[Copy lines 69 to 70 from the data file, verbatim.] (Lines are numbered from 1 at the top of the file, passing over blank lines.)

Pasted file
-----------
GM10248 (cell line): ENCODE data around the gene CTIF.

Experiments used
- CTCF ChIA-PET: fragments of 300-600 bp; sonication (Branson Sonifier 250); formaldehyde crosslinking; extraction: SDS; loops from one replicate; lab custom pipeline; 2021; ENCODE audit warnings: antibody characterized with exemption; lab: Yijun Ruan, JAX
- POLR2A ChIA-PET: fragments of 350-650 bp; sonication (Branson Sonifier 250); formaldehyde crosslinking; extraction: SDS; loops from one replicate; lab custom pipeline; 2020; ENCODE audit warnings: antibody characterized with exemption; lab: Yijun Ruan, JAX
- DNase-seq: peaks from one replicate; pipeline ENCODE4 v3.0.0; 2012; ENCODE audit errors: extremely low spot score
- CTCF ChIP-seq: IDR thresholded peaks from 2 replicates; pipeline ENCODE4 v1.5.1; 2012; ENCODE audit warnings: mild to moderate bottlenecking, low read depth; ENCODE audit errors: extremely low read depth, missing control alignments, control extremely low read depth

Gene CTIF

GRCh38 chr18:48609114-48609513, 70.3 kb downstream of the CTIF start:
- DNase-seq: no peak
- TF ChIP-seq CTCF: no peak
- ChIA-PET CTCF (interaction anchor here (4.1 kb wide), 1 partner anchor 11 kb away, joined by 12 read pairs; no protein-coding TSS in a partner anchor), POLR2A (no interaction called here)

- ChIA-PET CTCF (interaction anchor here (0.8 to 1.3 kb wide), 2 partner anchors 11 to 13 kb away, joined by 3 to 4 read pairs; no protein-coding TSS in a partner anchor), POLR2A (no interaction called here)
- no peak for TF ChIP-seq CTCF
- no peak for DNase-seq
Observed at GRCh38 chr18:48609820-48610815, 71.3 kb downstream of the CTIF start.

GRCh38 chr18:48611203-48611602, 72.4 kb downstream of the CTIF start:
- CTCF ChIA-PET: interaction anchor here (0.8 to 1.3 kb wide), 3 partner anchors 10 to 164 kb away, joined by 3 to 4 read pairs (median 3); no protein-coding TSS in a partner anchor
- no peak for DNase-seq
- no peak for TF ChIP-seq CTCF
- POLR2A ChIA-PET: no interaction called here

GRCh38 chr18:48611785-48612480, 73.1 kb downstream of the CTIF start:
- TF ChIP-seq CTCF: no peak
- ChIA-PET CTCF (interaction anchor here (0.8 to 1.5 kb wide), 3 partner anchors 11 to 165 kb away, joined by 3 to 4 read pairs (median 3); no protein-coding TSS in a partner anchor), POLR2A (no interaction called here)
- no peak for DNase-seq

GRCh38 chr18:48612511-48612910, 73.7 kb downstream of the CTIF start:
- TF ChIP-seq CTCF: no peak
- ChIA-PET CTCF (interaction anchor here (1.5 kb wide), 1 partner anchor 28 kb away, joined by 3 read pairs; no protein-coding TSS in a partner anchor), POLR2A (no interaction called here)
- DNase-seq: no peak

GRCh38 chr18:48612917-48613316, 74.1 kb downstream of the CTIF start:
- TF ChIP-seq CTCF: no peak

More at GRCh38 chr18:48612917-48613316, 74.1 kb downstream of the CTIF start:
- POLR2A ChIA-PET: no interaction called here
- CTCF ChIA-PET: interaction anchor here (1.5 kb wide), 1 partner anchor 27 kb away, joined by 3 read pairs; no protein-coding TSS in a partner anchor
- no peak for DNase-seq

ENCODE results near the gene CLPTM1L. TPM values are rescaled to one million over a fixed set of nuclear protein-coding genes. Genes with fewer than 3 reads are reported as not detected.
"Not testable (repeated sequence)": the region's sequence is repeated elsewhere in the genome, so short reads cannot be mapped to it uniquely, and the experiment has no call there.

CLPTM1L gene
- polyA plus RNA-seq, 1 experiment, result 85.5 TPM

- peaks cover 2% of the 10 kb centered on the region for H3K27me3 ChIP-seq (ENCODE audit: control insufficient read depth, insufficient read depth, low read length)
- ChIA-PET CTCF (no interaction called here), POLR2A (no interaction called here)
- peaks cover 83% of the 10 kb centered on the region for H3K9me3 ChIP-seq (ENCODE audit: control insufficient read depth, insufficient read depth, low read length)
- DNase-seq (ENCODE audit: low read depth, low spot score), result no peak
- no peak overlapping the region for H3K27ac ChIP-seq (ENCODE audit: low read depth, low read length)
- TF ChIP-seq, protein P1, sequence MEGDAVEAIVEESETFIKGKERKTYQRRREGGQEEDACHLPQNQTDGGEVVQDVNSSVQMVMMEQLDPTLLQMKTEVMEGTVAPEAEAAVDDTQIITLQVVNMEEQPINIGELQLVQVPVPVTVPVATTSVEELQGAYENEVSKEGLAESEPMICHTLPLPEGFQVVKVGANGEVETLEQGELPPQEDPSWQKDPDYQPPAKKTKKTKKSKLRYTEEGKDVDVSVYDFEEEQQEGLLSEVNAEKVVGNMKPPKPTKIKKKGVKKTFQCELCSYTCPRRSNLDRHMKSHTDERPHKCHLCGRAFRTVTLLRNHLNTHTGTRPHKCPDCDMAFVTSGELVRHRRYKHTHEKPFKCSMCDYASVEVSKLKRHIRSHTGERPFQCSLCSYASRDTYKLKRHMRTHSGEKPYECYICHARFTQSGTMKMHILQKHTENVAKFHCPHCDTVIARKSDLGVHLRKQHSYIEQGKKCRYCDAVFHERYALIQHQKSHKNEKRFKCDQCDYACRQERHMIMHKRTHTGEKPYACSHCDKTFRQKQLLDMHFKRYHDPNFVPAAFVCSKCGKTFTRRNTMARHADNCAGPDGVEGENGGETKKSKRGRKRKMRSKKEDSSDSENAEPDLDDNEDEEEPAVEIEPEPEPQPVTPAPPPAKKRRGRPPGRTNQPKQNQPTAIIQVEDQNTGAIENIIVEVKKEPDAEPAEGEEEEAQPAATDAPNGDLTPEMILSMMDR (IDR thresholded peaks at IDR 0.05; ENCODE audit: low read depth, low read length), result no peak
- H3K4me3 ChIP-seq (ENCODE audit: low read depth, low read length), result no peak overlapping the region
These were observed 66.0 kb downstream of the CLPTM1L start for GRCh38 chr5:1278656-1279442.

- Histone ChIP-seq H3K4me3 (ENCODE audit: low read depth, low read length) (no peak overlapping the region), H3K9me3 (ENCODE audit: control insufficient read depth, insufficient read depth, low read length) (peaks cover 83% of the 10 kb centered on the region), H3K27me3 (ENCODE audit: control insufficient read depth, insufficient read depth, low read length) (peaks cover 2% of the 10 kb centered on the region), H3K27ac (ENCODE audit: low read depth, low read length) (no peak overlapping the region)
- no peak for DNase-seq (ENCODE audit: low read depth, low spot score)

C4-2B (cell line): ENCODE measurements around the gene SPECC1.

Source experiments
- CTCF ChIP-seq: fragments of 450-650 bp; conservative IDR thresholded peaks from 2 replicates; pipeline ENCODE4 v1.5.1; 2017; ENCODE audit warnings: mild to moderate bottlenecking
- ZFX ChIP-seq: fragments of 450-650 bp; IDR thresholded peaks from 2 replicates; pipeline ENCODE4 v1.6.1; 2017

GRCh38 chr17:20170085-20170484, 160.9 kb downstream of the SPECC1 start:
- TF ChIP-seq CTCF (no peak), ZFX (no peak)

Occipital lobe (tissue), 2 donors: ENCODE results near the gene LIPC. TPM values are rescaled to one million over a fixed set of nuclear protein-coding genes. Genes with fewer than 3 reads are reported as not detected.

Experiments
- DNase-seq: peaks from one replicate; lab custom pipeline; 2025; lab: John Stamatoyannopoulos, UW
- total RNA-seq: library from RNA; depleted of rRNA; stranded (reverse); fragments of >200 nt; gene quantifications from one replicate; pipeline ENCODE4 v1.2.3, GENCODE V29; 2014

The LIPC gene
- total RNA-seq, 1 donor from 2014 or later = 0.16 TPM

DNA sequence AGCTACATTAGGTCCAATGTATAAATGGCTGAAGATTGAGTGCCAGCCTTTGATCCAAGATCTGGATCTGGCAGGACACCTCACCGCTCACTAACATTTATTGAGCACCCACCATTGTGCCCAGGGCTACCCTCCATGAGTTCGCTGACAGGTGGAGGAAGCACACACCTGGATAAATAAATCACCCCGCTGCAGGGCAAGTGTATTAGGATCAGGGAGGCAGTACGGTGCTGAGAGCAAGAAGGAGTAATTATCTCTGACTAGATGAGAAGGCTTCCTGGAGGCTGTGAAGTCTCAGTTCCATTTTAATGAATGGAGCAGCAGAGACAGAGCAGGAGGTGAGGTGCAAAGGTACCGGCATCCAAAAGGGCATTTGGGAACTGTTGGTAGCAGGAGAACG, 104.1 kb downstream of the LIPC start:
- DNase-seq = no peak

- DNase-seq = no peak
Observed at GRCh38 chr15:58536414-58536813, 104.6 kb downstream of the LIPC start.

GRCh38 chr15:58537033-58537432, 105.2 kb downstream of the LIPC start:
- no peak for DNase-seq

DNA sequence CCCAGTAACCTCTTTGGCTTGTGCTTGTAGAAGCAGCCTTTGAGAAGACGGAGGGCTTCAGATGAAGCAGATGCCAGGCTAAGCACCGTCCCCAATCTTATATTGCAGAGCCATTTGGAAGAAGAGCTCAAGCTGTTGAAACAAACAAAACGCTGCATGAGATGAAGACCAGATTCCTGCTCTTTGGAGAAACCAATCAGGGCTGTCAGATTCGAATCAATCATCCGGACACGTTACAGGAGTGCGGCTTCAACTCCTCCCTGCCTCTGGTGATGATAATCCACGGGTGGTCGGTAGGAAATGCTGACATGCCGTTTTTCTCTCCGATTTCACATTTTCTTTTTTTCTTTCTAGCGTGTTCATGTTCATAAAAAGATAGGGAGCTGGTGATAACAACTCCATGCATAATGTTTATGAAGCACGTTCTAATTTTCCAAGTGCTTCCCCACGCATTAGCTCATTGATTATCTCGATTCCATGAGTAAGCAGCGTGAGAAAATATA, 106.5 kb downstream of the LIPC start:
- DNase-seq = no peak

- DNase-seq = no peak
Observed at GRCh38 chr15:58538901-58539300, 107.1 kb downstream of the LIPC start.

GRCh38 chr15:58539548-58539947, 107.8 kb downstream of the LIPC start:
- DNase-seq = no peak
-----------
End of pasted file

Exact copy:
- DNase-seq = no peak
Observed at GRCh38 chr15:58538901-58539300, 107.1 kb downstream of the LIPC start.